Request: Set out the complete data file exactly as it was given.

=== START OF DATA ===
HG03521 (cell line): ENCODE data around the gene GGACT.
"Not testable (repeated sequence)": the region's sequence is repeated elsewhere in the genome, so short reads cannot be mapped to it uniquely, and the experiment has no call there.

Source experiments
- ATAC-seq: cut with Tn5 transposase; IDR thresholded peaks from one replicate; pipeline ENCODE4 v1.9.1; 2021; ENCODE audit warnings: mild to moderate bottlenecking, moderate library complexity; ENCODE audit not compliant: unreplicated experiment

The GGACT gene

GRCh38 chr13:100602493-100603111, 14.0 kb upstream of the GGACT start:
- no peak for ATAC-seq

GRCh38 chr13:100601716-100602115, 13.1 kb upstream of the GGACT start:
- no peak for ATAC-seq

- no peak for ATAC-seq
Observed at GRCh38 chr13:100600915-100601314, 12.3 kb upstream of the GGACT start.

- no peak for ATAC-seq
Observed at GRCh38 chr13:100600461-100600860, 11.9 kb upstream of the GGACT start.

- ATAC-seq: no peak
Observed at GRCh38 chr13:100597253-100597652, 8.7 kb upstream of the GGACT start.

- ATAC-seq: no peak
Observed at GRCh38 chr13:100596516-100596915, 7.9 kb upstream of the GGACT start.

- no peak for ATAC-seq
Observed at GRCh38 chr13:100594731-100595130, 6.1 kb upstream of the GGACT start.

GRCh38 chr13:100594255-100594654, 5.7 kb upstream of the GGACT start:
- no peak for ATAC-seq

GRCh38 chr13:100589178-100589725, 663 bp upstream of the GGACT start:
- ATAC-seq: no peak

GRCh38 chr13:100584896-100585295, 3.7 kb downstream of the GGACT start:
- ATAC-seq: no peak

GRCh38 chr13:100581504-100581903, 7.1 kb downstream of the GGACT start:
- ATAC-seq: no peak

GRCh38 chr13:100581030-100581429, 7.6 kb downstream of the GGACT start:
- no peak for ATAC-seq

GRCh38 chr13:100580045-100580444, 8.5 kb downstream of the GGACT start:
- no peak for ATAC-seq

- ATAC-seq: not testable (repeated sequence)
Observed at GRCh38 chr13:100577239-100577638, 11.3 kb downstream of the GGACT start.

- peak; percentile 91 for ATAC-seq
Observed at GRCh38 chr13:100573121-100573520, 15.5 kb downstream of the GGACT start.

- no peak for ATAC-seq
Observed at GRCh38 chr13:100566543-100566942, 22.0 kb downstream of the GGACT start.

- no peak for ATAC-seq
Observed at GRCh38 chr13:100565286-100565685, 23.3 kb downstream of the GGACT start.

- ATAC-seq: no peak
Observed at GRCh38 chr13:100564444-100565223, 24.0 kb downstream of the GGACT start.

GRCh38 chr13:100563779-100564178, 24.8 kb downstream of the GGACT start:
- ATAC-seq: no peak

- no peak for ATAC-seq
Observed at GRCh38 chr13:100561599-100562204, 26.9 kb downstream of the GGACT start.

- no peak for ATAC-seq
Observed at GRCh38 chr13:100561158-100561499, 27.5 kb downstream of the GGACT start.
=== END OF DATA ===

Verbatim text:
HG03521 (cell line): ENCODE data around the gene GGACT.
"Not testable (repeated sequence)": the region's sequence is repeated elsewhere in the genome, so short reads cannot be mapped to it uniquely, and the experiment has no call there.

Source experiments
- ATAC-seq: cut with Tn5 transposase; IDR thresholded peaks from one replicate; pipeline ENCODE4 v1.9.1; 2021; ENCODE audit warnings: mild to moderate bottlenecking, moderate library complexity; ENCODE audit not compliant: unreplicated experiment

The GGACT gene

GRCh38 chr13:100602493-100603111, 14.0 kb upstream of the GGACT start:
- no peak for ATAC-seq

GRCh38 chr13:100601716-100602115, 13.1 kb upstream of the GGACT start:
- no peak for ATAC-seq

- no peak for ATAC-seq
Observed at GRCh38 chr13:100600915-100601314, 12.3 kb upstream of the GGACT start.

- no peak for ATAC-seq
Observed at GRCh38 chr13:100600461-100600860, 11.9 kb upstream of the GGACT start.

- ATAC-seq: no peak
Observed at GRCh38 chr13:100597253-100597652, 8.7 kb upstream of the GGACT start.

- ATAC-seq: no peak
Observed at GRCh38 chr13:100596516-100596915, 7.9 kb upstream of the GGACT start.

- no peak for ATAC-seq
Observed at GRCh38 chr13:100594731-100595130, 6.1 kb upstream of the GGACT start.

GRCh38 chr13:100594255-100594654, 5.7 kb upstream of the GGACT start:
- no peak for ATAC-seq

GRCh38 chr13:100589178-100589725, 663 bp upstream of the GGACT start:
- ATAC-seq: no peak

GRCh38 chr13:100584896-100585295, 3.7 kb downstream of the GGACT start:
- ATAC-seq: no peak

GRCh38 chr13:100581504-100581903, 7.1 kb downstream of the GGACT start:
- ATAC-seq: no peak

GRCh38 chr13:100581030-100581429, 7.6 kb downstream of the GGACT start:
- no peak for ATAC-seq

GRCh38 chr13:100580045-100580444, 8.5 kb downstream of the GGACT start:
- no peak for ATAC-seq

- ATAC-seq: not testable (repeated sequence)
Observed at GRCh38 chr13:100577239-100577638, 11.3 kb downstream of the GGACT start.

- peak; percentile 91 for ATAC-seq
Observed at GRCh38 chr13:100573121-100573520, 15.5 kb downstream of the GGACT start.

- no peak for ATAC-seq
Observed at GRCh38 chr13:100566543-100566942, 22.0 kb downstream of the GGACT start.

- no peak for ATAC-seq
Observed at GRCh38 chr13:100565286-100565685, 23.3 kb downstream of the GGACT start.

- ATAC-seq: no peak
Observed at GRCh38 chr13:100564444-100565223, 24.0 kb downstream of the GGACT start.

GRCh38 chr13:100563779-100564178, 24.8 kb downstream of the GGACT start:
- ATAC-seq: no peak

- no peak for ATAC-seq
Observed at GRCh38 chr13:100561599-100562204, 26.9 kb downstream of the GGACT start.

- no peak for ATAC-seq
Observed at GRCh38 chr13:100561158-100561499, 27.5 kb downstream of the GGACT start.